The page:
Let me note that if I am not mistaken Mark Noll recognizes that Christian Nationalist ideas are not new. Just that they rested on an historical myth. "Republicanism" is not the creation of the Bible or Christianity and arguably the "modern republican" ideals of the Founding arguably are in tension with biblical Christianity. Yet, many figures did present them as going hand in hand. I also remember Noll saying something like in order to make the case that Christianity is compatible with Founding era liberal democratic-republican ideals it had to "import" "foreign" ideas into the pulpit.

The central thesis of the Christian America argument that is easily deconstructed is "it's by virtue of our specific theology [Sola-Scriptura Protestantism] that America's Founding order was created." And by that they mean not "bottom up" -- there is a kernel of truth there, most communities were quite culturally Protestant Christian. But top down, i.e., the Declaration of Independence, US Constitution, and Federalist Papers are "biblical-Christian" documents. And the men from the Constitutional Conventation and signers of the DOI were "Christians" as they understand the term (orthodox Trinitarian). That's the modern reconstructed myth. It might be interesting, for your paper, (though this might turn it into a book) to examine the older Christian Nation idea, as it existed from the Founding, throughout the 19th Century, up until modern scholars started debunking it. And then look at the attempt to "reconstruct" from in the 1970s onwards.

Finally one other thing to keep in mind [I have to get this Kraynak v. Tierney post done, because Kraynak's lecture will help] yes there was a lot of God-talk and talking Christianity up during the Founding and perhaps the Visitor's Center ignores that. But if you look at the architecture of Washington DC, you DON'T see Christian architecture but Greco-Roman architecture. You could work the Freemasons in there. Now architecture is not necessarily political-philosophy, but I think it makes a metaphor for how much of what is "foundational" to the American Founding is FOREIGN to biblical Christianity.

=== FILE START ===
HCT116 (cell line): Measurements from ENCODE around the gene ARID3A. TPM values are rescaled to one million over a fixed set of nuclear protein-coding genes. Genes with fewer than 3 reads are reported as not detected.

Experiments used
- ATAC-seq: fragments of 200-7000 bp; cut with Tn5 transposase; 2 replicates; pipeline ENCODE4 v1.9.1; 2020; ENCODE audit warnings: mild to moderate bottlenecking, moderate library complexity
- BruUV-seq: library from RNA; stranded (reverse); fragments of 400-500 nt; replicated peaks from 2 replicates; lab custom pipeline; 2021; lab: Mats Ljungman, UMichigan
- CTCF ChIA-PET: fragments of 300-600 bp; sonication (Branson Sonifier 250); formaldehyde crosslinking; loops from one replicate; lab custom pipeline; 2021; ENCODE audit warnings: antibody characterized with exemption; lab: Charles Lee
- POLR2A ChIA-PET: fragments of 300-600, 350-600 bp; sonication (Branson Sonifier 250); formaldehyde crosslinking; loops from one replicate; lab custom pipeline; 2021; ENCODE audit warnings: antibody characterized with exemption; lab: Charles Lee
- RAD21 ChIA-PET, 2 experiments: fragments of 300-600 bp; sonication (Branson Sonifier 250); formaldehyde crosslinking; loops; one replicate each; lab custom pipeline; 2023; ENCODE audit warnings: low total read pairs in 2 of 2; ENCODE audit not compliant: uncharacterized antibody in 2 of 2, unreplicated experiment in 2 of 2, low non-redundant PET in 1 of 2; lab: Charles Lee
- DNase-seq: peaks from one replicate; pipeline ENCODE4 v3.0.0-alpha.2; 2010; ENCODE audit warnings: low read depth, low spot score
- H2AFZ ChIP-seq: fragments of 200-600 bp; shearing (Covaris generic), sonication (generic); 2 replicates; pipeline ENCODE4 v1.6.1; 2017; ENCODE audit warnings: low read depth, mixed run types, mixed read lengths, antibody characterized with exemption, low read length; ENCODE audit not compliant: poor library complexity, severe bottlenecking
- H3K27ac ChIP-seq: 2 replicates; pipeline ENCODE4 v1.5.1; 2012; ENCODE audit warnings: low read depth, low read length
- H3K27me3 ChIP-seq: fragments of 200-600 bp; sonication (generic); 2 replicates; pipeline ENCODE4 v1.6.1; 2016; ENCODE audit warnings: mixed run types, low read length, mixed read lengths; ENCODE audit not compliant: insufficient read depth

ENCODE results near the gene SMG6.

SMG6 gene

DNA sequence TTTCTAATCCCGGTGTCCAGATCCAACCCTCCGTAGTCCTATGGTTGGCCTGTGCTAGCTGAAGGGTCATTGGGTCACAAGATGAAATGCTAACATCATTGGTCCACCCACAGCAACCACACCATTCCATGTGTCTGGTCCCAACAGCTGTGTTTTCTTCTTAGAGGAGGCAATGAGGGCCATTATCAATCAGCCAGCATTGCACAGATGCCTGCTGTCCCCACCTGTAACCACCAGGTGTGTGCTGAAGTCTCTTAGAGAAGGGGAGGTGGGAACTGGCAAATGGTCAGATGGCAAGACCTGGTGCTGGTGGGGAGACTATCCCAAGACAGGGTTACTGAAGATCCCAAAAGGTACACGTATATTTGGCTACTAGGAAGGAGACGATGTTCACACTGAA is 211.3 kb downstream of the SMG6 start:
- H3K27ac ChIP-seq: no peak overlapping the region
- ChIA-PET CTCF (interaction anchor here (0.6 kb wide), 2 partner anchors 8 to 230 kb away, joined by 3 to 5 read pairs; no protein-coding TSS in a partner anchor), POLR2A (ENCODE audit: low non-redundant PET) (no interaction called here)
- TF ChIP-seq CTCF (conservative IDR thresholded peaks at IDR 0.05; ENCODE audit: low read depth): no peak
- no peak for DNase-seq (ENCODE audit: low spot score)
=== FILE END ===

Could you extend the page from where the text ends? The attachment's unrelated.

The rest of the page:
Brad Hart said...

Jon:

Thanks for the comments. Yes, Noll does mention that the "Christian America" argument is pretty much as timeless as America itself. Marsden, Hatch, Ahlstrom and others also point this out.

For my purposes, however, I am not looking at how the "Christian America" belief extends throughout history, but how it became (in my opinion) an imagined community. I think your idea of comparing the "Christian America" movement from different time periods would be fascinating, but probably undoable for my paper...simply too long. However, that would make for a killer book/separat paper or something along that line. It's certainly worth exploring that idea!

You also write:

Men like D. James Kennedy et al. set to "reconstruct" the "deconstructed" myth that we see in places like the Holy Trinity and BF Morris' book.

I wonder if in some cases it would be better to call "Christian Nationalists," "Christian Reconstructionists?" Or if we really want to play with terms, "National Christian Reconstructionists." =)

Jonathan Rowe said...

Hmmm. Maybe I'll think about that as my angle in the book that I know is in me.

jimmiraybob said...

Brad,

I think that it would be a huge help to the general reader (who you should probable assume has no background in the specifics) to clearly and concisely define what you understand the "imagined community" to be - a definition of what the target is. And then set up the problem that your thesis is going to address based on the definition/concept of the imagined community.

As one such outside reader (at least unfamiliar with Benedict Anderson and his work) I am finding it hard to get involved. When I start reading I'm not immediately sure what the problem is that you are tackling and I'm not sure what your absolute specific goal is.

Obviously, in your thesis the concepts of the "imagined community" and that of the "Christian Nation" are somehow connected and likely in tension but before leaving page one I'm already starting to Google, which means I'm likely to be the one doing the work at defining the terms which may be different than your intent.

The detailed development of the thesis should flow from the initial strong thesis statement at the very outset - should also help people focus if you're doing and oral defense or presentation.

Your thesis topic is very interesting to me and I look forward to following the discussion. Although I don't really think that the Christian Nation movement will ever succeed, the proponents and a rather large, somewhat sympathetic constituency make a rather powerful force in trying to shape a national identity.

Thanks for sharing your work.

Brad Hart said...

Jimmyraybob:

Thanks for your take. I'd be interested to hear how you think I might be able to better clarify the "imagined community" concept to someone who is unfamiliar with that term. Where is my explination lacking? Where was it strong? In other words, what in the into was helpful and what was b.s. =)

Thanks again to everyone for chiming in...even thanks to Mr. Van Dyke!